Bar Goto
245 Eldridge St (Stanton and E. Houston St)
New York, NY 10002
(212) 475-4411

Mission Chinese, Part Deux

Mission Chinese got a major upgrade in its new digs on East Broadway. Gone are the janky Chinese takeout counter and that floating pinata, and in their place are fancy red booths and gold plated dragons on the walls. While I loved how much roomier and civilized this space felt versus the old Orchard spot–you can actually hear your dinner companion across the table, and you can even make reservations on Reserve–I did feel that it did lose some of its gritty charm. Mission Chinese definitely sold out a little bit and became a little less cool, but the food is still the same, and I would take that over the 3 hour wait in a cramped, LES basement any day.

big group dinner crew at mission chinese
big group dinner crew at mission chinese
remnants of mission chinese's hipster takeout past
remnants of mission chinese’s more humble past

The best way to experience Mission Chinese is to go with a group of friends and order a ton of things family style. In the old space, a table for 15 would have been unthinkable, but you can now book one through Reserve. And with big groups, they seat you downstairs, which has a funkier vibe reminiscent of the old Mission Chinese. One stipulation with big groups is that you have to either order off of a group pre-fixe menu, or you have to order one of the large format protein dishes. The latter is a better deal, as it allows you the flexibility in ordering other mains or sides that you want, and financially, even with drinks, it will cost less than the pre-fixe option. As an example, for 13 of us, our all-in bill was $52/person, which is significantly less than what the $69 or $99 option would have been after tax, tip and drinks.

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chongqing chicken wings – very spicy
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chewy green tea noodles
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beef tartare with salmon roe
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westlake rice porridge with rare beef, crunchy scallop floss and soft egg
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thrice cooked bacon with shanghai rice cakes, bitter melon and sweet tofu skins
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clams in pig’s blood
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mapo tofu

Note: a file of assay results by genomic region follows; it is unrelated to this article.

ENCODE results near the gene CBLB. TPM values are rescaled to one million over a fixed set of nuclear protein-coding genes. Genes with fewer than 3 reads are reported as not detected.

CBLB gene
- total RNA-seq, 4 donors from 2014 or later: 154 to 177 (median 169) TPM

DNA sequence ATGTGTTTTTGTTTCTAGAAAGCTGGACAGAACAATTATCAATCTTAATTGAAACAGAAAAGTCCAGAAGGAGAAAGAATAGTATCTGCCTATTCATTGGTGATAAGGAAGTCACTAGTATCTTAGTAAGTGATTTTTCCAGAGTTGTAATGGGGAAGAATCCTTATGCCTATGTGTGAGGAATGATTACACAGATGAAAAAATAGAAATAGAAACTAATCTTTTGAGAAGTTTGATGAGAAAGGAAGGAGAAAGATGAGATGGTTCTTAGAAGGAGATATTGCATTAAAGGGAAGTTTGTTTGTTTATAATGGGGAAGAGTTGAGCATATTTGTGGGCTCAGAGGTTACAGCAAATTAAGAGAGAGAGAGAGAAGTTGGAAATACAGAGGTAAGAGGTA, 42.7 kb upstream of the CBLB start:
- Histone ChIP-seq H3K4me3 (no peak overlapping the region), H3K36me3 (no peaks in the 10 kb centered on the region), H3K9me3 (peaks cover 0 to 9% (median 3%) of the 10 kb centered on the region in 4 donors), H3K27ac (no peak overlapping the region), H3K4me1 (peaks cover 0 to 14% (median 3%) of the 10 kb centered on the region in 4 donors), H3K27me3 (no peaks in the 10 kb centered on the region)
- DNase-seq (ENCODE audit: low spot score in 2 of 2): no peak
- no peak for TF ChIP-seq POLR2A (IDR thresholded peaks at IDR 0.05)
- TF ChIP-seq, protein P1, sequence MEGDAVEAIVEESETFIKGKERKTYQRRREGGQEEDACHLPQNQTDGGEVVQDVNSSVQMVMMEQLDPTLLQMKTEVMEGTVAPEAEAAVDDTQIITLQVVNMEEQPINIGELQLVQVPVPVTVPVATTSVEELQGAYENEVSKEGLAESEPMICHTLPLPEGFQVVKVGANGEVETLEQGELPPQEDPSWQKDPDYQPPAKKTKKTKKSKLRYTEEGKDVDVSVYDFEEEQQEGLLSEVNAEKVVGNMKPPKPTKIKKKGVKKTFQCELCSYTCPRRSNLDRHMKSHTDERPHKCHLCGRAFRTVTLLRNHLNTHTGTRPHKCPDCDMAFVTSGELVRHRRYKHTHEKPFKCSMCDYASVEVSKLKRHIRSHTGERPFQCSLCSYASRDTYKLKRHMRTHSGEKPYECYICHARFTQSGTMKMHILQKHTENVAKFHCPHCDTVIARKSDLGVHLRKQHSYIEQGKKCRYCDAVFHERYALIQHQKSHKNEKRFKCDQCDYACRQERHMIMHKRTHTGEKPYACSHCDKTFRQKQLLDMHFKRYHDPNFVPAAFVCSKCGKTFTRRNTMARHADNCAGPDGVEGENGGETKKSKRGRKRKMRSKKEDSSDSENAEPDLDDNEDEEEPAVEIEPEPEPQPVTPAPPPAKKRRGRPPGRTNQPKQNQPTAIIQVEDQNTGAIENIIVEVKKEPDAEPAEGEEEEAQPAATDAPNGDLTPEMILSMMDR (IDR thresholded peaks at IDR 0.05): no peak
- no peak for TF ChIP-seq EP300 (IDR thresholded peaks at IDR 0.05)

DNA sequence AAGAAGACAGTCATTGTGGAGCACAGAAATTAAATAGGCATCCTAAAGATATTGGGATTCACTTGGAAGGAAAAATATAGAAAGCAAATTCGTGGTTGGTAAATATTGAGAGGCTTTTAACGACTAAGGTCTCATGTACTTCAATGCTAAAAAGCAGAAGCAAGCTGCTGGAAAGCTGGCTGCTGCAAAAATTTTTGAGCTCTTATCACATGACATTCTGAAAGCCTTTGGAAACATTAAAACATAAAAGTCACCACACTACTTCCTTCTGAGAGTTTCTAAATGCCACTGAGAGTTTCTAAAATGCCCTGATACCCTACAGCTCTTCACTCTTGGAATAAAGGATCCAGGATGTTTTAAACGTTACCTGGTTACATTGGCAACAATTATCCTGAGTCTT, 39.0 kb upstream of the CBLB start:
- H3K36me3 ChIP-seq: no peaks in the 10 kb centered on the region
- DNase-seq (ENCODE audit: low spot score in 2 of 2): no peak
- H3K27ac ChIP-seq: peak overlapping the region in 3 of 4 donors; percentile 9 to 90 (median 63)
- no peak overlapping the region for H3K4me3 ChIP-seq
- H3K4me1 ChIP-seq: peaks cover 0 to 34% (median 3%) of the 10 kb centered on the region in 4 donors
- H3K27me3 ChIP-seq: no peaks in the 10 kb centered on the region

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big tray fish with purple taro, turnip and wheat noodles

I used to be a Mission Chinese hater and thought Danny Bowien’s Asian-but-not-really-Asian cooking was overrated, but I think I’m coming around, as I really liked all the dishes that we had that night. The salt cod fried rice is just as good as ever, and the spicy chonqing chicken wings still leave your lips feeling numb. The chewy green tea noodles, a new addition, are a fabulous choice of carbs, as are the bowls of rice porridge, of which we ordered three. I was absolutely floored by the thrice cooked bacon, which featured fried pork fat at its very best, and is proof that the tired bacon trend still has some legs. With all these fried, pan-fried, chicken/pork fat dishes, I found the lettuce wraps quite refreshing and was impressed by how well the beef tartare and salmon roe paired together for a very satisfying but subtle surf-and-turf bite. The clams in pig’s blood (don’t be afraid, it tastes like black bean sauce), mapo tofu and big tray fish, I probably could have done without, not because they were bad, but they were wallflowers in comparison to their brashier colleagues.

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josefina’s house special chicken
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the chicken head is the best part

The widely hyped Josefina’s house special chicken arrived like a Faltstaffian goose overstuffed with chorizo, olives and butter. After living the good life, this chicken met an unfortunate end with its head chopped off, but at least it was a life well spent and well fed. I personally found it to be a little too rich for my liking, maybe because I was already pretty full by the time this arrived at the table, but you won’t find a more tender or flavorful piece of stuffed chicken in town.

Leaving you comfortably full and lightly buzzed, a meal at Mission Chinese is a good time. To get there, you have to trek a little deeper into the Lower East Side, but it’s worth the trip. And while you’re there, you might as well make a night out of it at Forgetmenot or Mr. Fong’s for $5 Tsing Tao. Getting the most bang for your buck, it’s the Chinese way.


Mission Chinese
171 East Broadway (between Rutgers and Jefferson St)
New York, NY 10002
(212) 432-0300